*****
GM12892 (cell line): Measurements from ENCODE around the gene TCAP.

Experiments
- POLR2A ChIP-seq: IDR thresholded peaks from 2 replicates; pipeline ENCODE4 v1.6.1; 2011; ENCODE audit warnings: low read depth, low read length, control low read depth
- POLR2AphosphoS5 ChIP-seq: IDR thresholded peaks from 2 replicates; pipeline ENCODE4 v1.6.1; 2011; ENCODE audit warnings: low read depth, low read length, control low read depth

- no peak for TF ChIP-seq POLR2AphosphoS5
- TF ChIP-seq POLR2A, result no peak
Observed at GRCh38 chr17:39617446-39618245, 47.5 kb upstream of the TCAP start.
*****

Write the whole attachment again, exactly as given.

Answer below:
GM12892 (cell line): Measurements from ENCODE around the gene TCAP.

Experiments
- POLR2A ChIP-seq: IDR thresholded peaks from 2 replicates; pipeline ENCODE4 v1.6.1; 2011; ENCODE audit warnings: low read depth, low read length, control low read depth
- POLR2AphosphoS5 ChIP-seq: IDR thresholded peaks from 2 replicates; pipeline ENCODE4 v1.6.1; 2011; ENCODE audit warnings: low read depth, low read length, control low read depth

- no peak for TF ChIP-seq POLR2AphosphoS5
- TF ChIP-seq POLR2A, result no peak
Observed at GRCh38 chr17:39617446-39618245, 47.5 kb upstream of the TCAP start.